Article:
Power!

I had a funny self-conscious comment that came across my path the other day, and it had to do with the concept of power. The comment was in the line of “now that XYZ happened, you have all of the power”.

It made me laugh because I thought, “I don’t have any power, what in the world are they talking about?” And it dawned on me that their concept of power and mine are two worlds apart.

Power, in their definition, appears to be the Webster dictionary definition of “legal or official authority, capacity, or right”. Basically due to position, authority, or rights the power is mine. Title or proximity suddenly “gave” me power!

I completely reject that concept in the workplace.  It is offensive to me to think that just because I have a title or someone else has a title, or a majority of direct reports, or whatever authoritarian seeming set of circumstances, that this gives me inherent power. In fact, I don’t like to think of myself having power of any sort with that definition at all! Power is a loaded term, bringing images of force and fear. This other party, this self-conscious person, they truly don’t understand how you get things done in a powerful way, because that definition of power that they have is not actually truly powerful.

This definition of power is the kind that breeds resentment, and actually makes people not take you seriously. I laugh to myself when anyone introduces themselves with their full title or listing a bunch of credentials in a spoken conversation when the basic “I’m in accounting” or “purchasing” or whatever basic general function will do. There are rare moments where the full title or credentials are necessary, however those times are few and far between.

Think about yourself. How are you going to react to someone who comes over to you with an urgent request and says “Hey there, uh, John is it? I am the director of legal and I need you to do this for me, by this deadline” and then walks away? Or maybe even gives a threat of “and if that’s a problem I’ll take it up with (boss above your boss/CEO/Scary person du jour)”? You’re maybe going to do it, maybe you’re not. And the whole time you’re going to be upset that they just came over and lorded their position over your head to force you to do something. Even worse, from that point forward you’re going to be MORE resistant to helping that person, forever! There is no respect in this type of “power”.

No, I prefer to think of myself as having gentle influence and infectious passion. I prefer people to “follow” my ideas or instructions because they want to. Because I approach them as a peer (no matter their status or level), they hear what I have to say and agree, or at least understand and commit even if they disagree. I prefer my passion for doing the right thing for whatever my cause is infectious, that after repetition of the concept the bug gets the other person and they too become passionate and jump on board to help because they sincerely WANT to. This is managing by influence.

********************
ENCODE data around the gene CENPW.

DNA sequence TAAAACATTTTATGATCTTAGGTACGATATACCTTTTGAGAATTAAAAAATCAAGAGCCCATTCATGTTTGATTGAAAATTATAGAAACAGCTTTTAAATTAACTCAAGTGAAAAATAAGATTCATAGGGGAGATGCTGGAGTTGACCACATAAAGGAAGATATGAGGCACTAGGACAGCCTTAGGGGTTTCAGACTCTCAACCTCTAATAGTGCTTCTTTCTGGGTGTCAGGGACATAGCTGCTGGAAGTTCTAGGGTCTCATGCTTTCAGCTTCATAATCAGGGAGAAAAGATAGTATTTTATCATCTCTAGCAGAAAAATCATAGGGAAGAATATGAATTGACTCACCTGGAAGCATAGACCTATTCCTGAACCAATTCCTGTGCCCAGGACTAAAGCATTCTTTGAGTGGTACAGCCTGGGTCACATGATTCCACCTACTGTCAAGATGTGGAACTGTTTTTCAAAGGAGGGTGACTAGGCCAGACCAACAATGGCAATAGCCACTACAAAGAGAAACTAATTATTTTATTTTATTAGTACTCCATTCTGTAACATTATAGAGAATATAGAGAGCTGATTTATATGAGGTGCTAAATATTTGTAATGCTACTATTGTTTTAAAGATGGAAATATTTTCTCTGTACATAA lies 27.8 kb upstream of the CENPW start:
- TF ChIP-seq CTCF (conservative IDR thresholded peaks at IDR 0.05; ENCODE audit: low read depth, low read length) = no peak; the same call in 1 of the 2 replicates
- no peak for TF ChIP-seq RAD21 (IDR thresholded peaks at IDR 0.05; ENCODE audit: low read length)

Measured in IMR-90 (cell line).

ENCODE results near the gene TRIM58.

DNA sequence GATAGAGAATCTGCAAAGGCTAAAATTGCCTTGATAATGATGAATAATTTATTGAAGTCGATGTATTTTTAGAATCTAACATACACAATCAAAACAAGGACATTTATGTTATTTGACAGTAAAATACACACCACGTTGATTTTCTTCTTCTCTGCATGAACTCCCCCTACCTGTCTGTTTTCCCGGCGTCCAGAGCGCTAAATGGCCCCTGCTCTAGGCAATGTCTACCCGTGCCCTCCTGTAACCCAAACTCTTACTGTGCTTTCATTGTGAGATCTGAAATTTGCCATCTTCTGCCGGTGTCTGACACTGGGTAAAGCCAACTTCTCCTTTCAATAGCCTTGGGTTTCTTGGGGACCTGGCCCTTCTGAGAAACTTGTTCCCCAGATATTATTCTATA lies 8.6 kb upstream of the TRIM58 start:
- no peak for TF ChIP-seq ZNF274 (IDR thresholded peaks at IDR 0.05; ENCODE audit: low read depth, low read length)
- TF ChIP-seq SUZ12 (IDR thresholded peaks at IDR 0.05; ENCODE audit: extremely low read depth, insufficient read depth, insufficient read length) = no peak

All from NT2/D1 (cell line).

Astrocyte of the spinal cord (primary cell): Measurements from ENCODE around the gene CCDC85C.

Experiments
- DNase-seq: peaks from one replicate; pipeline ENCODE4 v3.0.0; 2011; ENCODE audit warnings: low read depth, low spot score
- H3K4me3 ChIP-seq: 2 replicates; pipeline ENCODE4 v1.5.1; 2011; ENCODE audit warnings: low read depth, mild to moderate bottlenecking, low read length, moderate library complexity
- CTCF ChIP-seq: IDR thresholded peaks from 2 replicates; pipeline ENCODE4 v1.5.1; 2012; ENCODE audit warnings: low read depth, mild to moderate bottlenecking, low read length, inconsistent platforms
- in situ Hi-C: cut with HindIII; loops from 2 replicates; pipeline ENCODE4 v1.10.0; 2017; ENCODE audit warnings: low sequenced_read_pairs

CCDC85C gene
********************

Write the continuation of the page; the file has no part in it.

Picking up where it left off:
Does this give me power? Maybe from the outside looking in it seems so, but from the inside looking out there is no “power” in this. The other party can change their minds. They can negotiate, heck they can even take over and infect me with the bug of their passion and then we’re all on another better path altogether. This is mutual respect, this is leadership. Not power.

Imagine the same situation as above with this approach: “Hey John, how’s it’ going? I’m Jane from the legal department, (brief small talk), cool, well the reason I’m bothering you is that I have this thing I need help with (why it’s important, important details), and I hear you’re the one who can help me. I am so sorry for the fire drill (this is what happened) and I hope you have the ability to help me out. Is that possible? How can I help make it easy for you to help me? Great, I owe you one, you’re the best”.

So maybe this is a bit over the top in the flattery department but see how much better that feels? You’ve gotten them on board to your cause by helping them feel why it’s important and then allowing them to feel like it’s their choice to join you. You’ve shown interest in their own priorities and workload by showing you’re concerned about making your task easy for them if possible. You’re doing everything you can to make it easy for them to say yes. And time and again they’re going to want to help you in the future when you need it, because in their mind they weren’t only helping you, they were helping themselves. They bought in and so the task is as much theirs as it was yours. And because you approached them as a peer, even if you weren’t a peer, they are going to be endeared to your cause because they can put themselves in your shoes.

This interaction can be as quick or as long as you want, the words don’t have to be specific, but the energetic impression of the intention inside of you to respect them will be transferred, and this is how you get what you need. And apparently to this poor self-conscious person, this looks like wielding power.

As you go about your days, think of these concepts, and maybe put this second method to use, and see how powerful you really can be, without any power at all.

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